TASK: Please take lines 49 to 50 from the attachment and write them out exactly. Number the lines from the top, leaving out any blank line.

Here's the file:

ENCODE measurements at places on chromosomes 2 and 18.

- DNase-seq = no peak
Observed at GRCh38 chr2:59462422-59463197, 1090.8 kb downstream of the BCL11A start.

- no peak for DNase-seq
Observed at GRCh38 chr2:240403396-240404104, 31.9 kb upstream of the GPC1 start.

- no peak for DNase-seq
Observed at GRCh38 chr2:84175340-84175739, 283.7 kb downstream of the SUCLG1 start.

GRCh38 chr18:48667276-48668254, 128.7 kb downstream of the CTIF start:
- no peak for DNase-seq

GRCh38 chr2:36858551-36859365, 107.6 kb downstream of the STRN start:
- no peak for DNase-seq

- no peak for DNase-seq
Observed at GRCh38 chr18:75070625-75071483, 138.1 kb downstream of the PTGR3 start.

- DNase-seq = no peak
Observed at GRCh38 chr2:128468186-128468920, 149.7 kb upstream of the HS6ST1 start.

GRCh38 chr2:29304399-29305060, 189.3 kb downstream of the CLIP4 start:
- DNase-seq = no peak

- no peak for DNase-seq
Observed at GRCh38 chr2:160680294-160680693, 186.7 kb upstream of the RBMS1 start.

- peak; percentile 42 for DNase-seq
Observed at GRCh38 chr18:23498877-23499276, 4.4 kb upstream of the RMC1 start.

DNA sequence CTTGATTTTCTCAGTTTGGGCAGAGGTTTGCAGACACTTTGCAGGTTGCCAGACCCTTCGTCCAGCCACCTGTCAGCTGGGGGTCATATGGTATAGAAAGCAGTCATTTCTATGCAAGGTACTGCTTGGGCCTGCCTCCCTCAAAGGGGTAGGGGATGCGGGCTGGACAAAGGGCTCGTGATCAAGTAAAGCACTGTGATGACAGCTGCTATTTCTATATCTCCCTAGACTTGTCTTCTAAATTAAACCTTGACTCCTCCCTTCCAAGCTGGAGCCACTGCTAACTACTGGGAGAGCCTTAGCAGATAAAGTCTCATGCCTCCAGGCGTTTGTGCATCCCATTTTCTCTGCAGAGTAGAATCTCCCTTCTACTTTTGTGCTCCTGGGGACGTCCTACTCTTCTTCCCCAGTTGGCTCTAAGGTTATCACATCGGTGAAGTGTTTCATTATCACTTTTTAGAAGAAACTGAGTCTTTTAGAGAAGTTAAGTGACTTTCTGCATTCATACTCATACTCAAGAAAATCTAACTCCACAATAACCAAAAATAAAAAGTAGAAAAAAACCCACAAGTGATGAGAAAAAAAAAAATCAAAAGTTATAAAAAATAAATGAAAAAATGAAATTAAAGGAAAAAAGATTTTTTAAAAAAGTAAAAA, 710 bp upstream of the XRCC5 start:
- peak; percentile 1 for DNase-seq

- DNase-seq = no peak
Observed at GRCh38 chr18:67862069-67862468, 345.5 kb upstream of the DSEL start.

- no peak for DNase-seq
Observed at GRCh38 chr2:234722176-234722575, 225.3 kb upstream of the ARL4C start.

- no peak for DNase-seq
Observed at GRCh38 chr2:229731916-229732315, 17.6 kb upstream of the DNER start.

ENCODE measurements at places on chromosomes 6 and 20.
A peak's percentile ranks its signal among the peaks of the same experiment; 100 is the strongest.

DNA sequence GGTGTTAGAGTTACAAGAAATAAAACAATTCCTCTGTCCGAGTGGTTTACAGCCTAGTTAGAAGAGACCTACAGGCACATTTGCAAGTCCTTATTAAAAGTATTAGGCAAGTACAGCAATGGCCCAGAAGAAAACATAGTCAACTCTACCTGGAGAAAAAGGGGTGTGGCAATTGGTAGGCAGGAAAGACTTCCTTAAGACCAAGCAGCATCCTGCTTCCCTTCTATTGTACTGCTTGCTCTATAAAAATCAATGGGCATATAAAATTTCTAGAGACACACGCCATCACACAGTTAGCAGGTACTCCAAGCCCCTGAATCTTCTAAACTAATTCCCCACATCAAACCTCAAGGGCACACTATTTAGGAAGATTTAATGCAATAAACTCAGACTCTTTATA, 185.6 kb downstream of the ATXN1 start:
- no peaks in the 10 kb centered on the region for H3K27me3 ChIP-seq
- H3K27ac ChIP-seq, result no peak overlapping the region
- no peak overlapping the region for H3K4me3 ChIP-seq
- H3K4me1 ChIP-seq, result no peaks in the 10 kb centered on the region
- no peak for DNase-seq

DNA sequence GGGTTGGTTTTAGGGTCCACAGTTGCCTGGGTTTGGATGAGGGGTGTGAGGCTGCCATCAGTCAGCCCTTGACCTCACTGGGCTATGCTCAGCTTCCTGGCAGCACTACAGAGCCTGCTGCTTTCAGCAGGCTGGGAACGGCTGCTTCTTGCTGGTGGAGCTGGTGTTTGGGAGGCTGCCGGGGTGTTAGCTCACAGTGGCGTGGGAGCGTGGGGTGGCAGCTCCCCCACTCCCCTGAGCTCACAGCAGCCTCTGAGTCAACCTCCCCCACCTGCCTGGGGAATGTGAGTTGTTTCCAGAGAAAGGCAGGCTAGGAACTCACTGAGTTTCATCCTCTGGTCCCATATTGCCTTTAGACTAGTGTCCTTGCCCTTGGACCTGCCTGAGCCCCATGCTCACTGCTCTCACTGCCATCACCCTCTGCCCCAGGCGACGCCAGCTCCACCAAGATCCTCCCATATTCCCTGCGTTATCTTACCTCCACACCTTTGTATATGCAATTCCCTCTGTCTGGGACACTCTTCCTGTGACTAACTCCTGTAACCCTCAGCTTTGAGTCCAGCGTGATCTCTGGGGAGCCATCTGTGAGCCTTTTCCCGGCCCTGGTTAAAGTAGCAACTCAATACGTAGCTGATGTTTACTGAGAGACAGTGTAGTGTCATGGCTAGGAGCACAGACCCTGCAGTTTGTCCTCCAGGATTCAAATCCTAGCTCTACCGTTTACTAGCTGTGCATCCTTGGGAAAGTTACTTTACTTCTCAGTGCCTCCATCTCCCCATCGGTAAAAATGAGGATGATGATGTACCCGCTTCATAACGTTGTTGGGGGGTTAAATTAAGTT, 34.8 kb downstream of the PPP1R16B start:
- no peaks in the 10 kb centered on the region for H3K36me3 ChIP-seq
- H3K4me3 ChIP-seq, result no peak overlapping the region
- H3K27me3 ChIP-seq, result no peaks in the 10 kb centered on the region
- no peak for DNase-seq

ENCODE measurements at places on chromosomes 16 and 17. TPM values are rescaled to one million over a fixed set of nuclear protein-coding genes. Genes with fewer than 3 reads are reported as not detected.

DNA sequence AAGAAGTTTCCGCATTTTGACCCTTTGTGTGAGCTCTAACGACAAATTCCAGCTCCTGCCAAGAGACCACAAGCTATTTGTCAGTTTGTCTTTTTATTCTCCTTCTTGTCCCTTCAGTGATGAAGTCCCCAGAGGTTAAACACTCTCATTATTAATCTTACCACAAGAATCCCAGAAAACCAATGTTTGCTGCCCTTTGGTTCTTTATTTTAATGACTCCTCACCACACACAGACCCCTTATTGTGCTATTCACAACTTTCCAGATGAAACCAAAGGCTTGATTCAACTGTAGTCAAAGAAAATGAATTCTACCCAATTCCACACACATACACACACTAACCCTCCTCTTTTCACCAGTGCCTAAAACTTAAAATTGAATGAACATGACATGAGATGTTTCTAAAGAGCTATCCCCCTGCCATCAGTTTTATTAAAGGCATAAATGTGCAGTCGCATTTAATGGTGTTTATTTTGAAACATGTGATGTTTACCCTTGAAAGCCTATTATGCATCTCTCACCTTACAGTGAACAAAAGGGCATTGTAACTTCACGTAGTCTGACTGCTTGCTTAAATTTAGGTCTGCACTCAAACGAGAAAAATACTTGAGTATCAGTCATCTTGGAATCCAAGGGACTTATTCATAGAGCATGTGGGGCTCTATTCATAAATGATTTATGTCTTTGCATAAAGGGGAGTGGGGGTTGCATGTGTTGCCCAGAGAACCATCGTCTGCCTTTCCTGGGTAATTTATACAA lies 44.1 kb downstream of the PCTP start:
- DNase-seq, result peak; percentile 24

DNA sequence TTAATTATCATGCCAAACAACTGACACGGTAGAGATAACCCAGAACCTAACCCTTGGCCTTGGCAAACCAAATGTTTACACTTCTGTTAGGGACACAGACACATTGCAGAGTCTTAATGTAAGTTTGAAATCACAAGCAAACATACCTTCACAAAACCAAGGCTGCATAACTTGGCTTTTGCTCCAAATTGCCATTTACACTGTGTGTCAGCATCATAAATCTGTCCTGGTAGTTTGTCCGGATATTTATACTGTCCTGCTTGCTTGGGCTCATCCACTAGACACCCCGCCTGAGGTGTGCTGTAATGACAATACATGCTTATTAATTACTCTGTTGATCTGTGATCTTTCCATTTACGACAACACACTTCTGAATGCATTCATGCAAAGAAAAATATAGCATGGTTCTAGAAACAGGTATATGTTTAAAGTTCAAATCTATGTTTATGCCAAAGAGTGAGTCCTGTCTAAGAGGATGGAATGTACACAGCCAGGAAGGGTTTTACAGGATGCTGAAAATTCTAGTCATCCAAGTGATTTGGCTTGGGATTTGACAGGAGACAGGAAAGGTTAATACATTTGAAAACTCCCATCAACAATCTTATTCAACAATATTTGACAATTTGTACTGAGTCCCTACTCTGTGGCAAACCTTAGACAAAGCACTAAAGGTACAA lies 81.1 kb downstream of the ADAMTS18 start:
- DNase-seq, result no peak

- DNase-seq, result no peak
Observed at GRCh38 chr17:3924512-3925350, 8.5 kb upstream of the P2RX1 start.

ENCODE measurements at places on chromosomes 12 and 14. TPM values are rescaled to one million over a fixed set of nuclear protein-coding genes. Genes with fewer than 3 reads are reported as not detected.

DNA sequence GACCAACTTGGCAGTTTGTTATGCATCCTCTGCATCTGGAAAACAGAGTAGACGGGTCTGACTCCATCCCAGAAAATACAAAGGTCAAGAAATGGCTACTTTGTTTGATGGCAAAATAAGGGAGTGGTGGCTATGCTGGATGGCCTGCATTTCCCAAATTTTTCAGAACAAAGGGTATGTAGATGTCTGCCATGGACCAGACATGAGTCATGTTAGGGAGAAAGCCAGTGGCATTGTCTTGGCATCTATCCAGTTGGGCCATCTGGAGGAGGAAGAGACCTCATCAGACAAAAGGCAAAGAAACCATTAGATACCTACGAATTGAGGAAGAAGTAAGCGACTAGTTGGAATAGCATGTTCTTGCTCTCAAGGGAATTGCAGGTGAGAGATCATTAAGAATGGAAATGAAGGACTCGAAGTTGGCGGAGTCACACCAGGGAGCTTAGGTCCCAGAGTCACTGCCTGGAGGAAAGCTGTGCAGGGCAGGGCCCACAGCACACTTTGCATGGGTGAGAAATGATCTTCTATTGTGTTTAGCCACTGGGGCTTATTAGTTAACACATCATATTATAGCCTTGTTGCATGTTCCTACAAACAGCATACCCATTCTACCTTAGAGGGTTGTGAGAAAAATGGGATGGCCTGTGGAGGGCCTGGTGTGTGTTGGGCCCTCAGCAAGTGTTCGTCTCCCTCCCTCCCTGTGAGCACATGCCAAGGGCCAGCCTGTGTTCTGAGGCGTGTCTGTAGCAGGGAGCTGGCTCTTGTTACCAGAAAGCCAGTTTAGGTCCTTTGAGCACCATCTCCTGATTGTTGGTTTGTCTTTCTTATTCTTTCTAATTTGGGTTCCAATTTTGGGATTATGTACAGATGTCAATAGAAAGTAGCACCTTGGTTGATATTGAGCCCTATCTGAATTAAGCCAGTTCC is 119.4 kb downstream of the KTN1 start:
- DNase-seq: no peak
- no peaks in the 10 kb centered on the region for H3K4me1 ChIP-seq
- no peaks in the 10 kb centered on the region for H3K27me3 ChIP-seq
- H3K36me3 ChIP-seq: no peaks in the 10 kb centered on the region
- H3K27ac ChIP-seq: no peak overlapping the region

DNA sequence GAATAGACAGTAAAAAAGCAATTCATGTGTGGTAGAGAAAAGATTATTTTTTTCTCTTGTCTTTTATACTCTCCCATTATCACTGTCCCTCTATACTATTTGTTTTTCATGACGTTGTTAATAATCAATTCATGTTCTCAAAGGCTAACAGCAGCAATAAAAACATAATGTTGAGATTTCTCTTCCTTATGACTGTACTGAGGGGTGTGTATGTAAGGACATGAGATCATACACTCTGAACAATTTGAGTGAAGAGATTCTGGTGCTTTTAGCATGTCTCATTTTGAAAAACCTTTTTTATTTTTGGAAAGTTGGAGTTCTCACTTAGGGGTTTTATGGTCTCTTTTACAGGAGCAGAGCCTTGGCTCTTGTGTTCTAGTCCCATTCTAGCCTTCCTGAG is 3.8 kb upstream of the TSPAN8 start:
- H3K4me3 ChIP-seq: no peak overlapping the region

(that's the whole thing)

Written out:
Observed at GRCh38 chr17:3924512-3925350, 8.5 kb upstream of the P2RX1 start.

ENCODE measurements at places on chromosomes 12 and 14. TPM values are rescaled to one million over a fixed set of nuclear protein-coding genes. Genes with fewer than 3 reads are reported as not detected.